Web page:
New visualization of mask options

In the modules allowing the use of fusion masks, access to mask options is no longer via a drop-down menu, and has become more visual. Just see yourself:

masks module options

From left to right: “disable active mask”, “uniform mask”, “drawn mask”, “parametric mask”, “drawn & parametric mask” et “raster mask” (new one we will talk about later in this article).

History

A redesign of the history has been done. darktable, like any RAW developer software, must run some default modules to allow the RAW to be displayed. Previously these modules were hidden. For greater transparency, all the processing steps performed are now displayed, even if they do not correspond to an existing module, such as the gamma line. These modules cannot be disabled because of their usefulness.

As you can see below, new visual icons have appeared on the right. They indicate the status of the module (for the first three states, you will also find this same visual in the module panel on the right):

  • Default modules that cannot be disabled: full round surrounded by a circle (ex: gamma)
  • Modules in active state (that could be disable): on/off button enabled (ex: white balance)
  • Modules in the state disabled (that could be enabled): on/off button disabled and the text of the module in light grey (ex: base curve)
  • Deprecated modules (recommended not to use them anymore): cross (ex: filmic). If enabled, white and light grey text and light grey if disabled.

history

EXIF images infos

For a better rendering of the histogram, as well as for a better visualization of the main EXIF data of the image, the latter have been removed from the histogram. They are now visible in a new area, by default at the bottom of the image:

EXIF images infos

It is possible to customize the data displayed in this area, in the darktable preferences (see the “format of the image information line” line) as well as the position of this information line:

EXIF infos settings

Possible parameters for the format can be found in darktable manual. Changing these options requires a restart of the application to be applied.

Second image preview window

It is now possible to display a second image preview window via the dual screen icon at the left bottom of darkroom image. This view allows you to select a different display profile from the main view for comparison. To do this, simply select it via a new menu accessible in the usual softproofing and gamut verification options, at the bottom right of the image in the main view.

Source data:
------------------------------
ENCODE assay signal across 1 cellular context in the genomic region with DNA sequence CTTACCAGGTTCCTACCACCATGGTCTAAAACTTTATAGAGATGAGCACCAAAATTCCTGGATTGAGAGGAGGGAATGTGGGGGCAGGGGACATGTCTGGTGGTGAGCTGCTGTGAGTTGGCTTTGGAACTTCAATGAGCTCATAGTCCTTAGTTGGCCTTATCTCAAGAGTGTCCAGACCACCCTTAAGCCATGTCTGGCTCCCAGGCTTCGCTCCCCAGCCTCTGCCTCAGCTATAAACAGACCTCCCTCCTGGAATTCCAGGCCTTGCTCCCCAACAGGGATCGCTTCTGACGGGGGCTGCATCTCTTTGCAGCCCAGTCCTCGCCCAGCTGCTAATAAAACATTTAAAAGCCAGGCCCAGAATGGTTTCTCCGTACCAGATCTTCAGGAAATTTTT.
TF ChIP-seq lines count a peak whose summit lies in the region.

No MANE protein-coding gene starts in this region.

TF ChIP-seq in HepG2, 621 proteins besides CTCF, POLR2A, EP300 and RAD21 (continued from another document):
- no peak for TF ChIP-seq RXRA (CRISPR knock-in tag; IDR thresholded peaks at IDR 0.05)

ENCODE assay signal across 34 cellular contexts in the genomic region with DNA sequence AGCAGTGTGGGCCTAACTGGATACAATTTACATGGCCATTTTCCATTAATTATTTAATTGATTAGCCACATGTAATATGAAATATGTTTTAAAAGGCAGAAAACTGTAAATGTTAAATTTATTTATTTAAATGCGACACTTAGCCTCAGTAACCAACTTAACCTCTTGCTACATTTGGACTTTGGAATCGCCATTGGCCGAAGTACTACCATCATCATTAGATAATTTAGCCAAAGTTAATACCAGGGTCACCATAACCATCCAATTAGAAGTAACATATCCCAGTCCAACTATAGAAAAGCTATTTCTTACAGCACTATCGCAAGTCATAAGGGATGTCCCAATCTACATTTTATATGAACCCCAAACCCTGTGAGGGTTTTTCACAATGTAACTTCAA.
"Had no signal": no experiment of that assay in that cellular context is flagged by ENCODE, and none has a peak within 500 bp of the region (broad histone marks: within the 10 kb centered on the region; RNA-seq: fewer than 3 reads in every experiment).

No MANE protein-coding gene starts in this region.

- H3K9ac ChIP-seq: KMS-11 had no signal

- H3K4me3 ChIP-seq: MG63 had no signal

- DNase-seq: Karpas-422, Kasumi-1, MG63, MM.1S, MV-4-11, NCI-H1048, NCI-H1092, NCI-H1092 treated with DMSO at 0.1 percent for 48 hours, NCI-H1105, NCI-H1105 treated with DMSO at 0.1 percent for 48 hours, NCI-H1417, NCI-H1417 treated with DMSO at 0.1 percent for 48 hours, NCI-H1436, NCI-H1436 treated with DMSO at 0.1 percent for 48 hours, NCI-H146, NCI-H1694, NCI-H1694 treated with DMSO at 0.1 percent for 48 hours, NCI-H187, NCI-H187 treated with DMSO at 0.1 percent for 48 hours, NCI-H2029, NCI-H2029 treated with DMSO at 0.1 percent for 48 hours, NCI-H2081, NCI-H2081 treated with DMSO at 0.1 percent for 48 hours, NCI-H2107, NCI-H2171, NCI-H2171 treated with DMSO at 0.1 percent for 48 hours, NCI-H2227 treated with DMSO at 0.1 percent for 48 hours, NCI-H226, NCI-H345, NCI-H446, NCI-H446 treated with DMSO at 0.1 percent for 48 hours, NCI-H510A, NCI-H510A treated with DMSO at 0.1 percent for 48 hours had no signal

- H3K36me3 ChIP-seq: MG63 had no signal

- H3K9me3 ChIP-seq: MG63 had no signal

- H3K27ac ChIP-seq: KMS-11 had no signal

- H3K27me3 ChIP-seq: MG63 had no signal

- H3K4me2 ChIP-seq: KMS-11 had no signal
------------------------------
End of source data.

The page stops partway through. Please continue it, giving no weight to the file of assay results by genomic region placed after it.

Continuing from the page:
You can zoom in this new view, via the mouse wheel.

2nd image preview window

This new window has its own color profile, which allows you to place it on another screen and use its dedicated profile. As for the main window, the profile is automatically retrieved by darktable via colord or xatom, but it is possible to add it manually in ~/.config/darktable/color/out and then select it from the display profile menu. Note that colord does not seem to work under Windows with a second screen, so Windows users will have to perform the operation manually.

Accels window: viewing shortcuts in the active view

At any time, whatever the active view of darktable, you can display the shortcuts that can be used in this view. This list of shortcuts is dynamic and includes both default shortcuts and your custom ones. To display it, nothing could be easier: press the letter h (then Alt if you want to leave this panel active). It is possible to separate it from the darktable window via the button that appears at the top right.

accels window

Preferences

darktable 3.0 also offers a clearer arrangement of preferences. The options are now grouped into sections to make it easier to find and customize preferences.

New lighttable features: culling and timeline views

The lighttable is now more reactive. Many code optimizations have been performed to greatly improve usage and performance.

The lighttable also sees the arrival of undo/redo functions via Ctrl+Z shortcut applicable to keywords, star rating, color labels, metadata modification, copy/paste or removal history or even style application.